CP: On one level, Hero offers the same message of transformative consumption as the gorilla. For that matter, so did the original Underdog. The cartoon was dreamt up to sell cereal to kids – yet somehow Underdog ended up popping pills to sustain his superpowers? I don’t think the message is changed by adding the iPhone, it’s just blurred a little. I use two types of technology to control the world; internal and external. I love my iPhone as much as I love a good blast of something I shouldn’t be taking. Either can give me super powers, and they both leave me feeling burnt out, lonely, and numb when I overdo it. Does my love of technology add to the apathy? You bet. I burn as many hours playing scrabble as I do blowing my mind with chemicals. That’s lost time either way.
MS: I was reading earlier today about how Kathryn Bigelow and Mark Boal are making a film about the Bin Laden raid, describing it as a “heroic and non-partisan” act of courage. That got me thinking about all the #obamagotosama talk. Obama’s been sold as the hero of our country, our savior, but I think these past two or three years have been characterized by a gentle disillusionment with this heroic figure. How do you feel about this messianic discourse, and have any of the feelings you’ve experienced under the Obama administration bled into your work?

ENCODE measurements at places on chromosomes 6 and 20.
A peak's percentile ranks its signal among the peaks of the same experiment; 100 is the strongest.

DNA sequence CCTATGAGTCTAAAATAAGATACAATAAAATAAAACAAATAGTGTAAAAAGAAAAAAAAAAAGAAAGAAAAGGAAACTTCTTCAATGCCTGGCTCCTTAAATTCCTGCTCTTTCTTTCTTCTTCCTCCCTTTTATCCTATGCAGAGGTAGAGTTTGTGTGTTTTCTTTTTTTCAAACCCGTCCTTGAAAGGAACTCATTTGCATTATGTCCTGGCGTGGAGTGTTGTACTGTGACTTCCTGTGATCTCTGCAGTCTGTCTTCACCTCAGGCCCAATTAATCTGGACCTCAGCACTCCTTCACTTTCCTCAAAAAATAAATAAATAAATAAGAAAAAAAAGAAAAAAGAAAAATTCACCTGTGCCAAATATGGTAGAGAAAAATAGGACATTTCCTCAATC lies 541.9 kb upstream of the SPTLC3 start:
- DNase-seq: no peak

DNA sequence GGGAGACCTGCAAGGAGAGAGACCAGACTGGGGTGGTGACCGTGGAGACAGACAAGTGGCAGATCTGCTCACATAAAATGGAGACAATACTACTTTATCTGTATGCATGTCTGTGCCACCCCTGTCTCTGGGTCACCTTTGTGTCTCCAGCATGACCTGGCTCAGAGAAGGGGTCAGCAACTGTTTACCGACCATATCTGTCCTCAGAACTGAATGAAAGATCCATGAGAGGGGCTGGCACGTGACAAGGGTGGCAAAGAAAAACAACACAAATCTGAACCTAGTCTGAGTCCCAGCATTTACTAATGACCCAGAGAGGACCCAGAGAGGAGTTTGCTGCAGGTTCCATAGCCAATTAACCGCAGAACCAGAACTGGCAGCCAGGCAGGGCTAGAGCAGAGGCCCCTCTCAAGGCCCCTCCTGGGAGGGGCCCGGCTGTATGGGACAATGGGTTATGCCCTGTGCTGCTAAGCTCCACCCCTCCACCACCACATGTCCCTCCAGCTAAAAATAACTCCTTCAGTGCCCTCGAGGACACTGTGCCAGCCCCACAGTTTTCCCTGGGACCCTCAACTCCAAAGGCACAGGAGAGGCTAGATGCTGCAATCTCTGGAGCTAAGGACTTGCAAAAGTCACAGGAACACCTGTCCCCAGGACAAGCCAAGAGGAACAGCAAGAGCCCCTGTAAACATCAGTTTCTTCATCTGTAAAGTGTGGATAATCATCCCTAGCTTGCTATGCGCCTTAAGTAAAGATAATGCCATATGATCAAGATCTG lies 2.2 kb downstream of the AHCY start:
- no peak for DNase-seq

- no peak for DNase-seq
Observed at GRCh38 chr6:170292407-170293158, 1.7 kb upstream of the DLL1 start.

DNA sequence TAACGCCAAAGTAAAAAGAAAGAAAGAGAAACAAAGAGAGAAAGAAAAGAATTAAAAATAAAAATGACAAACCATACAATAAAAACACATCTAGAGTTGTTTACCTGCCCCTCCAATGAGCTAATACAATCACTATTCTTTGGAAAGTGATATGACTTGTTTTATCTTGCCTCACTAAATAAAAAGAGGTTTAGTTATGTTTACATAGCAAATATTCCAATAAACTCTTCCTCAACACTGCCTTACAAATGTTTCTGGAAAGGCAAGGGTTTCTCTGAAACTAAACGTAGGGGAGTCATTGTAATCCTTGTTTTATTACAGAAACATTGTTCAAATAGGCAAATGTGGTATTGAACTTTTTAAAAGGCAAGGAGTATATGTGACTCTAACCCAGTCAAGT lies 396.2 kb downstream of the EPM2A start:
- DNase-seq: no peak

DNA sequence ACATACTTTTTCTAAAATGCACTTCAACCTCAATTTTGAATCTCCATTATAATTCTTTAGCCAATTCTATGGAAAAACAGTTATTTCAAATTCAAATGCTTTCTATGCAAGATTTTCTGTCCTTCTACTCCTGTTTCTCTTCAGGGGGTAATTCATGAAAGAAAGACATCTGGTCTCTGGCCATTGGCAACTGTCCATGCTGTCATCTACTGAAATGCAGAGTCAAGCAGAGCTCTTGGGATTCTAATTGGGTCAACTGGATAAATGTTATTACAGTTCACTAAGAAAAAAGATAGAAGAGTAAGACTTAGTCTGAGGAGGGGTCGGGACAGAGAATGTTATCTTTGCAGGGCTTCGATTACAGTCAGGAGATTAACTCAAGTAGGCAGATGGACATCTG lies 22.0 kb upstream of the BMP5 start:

CP: I’m not an expert, but it seems rather improbable that the American military, backed by trillions of tax dollars couldn’t capture Bin Laden any sooner. Perhaps the “heroic act of courage” was that Obama carried through with it. I can only imagine how difficult it must be to get anything done in Washington. I voted for Obama. I’d like to see a real end to the wars in Iraq and Afghanistan. I don’t know about his role as a savior of this country, but I’d hoped for more backbone and that he would get our troops home. Add me to the list of not-so-gently disillusioned.
MS: You’ve been quoted in the press release saying that you’re essentially asking two different questions with this work – has the time come for heroism, or should we just resign ourselves to our dead-end fates and laugh? To me, your work really subscribes to the latter. I’m curious to know how you interpret this, though – you have described art making as a form of heroism. Do you view yourself as a hero?
CP: I’m glad you like my jokes. I’ve heard that moviegoers flooded comedies during the Great Depression. Hero? Honestly, I’m clinging to my last thread here. I get up every day and try to get the work made. Here’s my current hypothesis on creation: If you’re making art and it comes easily – you’re doing it wrong. In my eyes, every working artist in America is a hero. Artist or not, if you wake up tomorrow, do something creative, and feel passionate about it then you’re a hero, too.